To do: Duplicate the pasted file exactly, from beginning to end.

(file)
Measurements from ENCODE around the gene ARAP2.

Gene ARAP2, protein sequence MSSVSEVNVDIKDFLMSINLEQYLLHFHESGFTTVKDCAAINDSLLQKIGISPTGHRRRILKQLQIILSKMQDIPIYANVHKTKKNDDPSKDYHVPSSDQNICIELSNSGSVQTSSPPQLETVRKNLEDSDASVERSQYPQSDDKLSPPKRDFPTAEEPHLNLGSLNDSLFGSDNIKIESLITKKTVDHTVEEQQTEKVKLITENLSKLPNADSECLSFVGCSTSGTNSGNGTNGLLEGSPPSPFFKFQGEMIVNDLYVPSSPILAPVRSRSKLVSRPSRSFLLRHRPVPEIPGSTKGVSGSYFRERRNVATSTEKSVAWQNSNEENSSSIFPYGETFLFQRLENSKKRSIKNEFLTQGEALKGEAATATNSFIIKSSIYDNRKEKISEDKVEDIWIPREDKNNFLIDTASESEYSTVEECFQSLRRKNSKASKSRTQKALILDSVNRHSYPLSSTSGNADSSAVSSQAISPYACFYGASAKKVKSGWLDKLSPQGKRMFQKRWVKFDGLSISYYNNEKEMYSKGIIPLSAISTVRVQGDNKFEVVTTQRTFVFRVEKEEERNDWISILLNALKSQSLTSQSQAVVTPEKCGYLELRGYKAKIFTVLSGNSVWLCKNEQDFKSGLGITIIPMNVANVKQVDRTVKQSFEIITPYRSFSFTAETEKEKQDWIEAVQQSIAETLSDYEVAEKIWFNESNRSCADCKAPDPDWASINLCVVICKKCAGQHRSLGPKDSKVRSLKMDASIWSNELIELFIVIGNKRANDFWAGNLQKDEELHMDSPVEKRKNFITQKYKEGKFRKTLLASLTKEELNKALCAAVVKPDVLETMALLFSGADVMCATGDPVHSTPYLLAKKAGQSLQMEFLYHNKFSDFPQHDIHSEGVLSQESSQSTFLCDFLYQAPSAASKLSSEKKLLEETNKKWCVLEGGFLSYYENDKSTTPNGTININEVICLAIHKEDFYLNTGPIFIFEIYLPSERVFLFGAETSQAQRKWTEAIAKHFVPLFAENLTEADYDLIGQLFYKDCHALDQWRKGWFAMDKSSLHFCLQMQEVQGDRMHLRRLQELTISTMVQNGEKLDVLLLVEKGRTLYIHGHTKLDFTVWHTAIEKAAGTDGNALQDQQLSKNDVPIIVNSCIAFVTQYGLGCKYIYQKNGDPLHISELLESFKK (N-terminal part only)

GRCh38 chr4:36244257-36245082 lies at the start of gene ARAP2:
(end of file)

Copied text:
Measurements from ENCODE around the gene ARAP2.

Gene ARAP2, protein sequence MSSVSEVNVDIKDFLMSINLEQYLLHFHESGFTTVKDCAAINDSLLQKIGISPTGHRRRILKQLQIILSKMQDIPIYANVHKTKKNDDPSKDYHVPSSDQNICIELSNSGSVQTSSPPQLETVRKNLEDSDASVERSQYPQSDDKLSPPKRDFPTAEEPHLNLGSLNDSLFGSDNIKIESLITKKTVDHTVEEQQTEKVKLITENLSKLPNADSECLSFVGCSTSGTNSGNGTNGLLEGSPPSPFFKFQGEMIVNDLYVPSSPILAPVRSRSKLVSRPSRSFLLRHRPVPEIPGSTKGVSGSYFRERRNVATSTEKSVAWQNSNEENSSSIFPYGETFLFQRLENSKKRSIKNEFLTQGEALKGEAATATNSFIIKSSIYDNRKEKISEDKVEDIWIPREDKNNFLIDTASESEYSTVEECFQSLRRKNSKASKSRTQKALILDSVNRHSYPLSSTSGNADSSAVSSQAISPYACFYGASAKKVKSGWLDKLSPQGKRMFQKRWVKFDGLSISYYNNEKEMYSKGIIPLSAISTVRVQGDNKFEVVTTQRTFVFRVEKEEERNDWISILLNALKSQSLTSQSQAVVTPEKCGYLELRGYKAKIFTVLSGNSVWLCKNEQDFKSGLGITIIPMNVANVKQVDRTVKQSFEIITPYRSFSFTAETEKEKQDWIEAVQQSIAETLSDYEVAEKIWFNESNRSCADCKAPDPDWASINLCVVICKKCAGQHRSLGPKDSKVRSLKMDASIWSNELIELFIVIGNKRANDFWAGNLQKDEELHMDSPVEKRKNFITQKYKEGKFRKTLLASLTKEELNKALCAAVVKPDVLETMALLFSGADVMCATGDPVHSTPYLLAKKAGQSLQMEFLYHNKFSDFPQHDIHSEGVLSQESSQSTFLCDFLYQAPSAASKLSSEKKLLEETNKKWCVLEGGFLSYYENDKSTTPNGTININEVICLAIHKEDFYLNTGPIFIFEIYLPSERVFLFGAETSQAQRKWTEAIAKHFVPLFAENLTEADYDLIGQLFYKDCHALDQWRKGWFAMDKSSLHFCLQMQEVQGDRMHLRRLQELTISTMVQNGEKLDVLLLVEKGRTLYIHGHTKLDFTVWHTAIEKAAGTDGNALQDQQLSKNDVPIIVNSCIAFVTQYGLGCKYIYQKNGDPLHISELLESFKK (N-terminal part only)

GRCh38 chr4:36244257-36245082 lies at the start of gene ARAP2: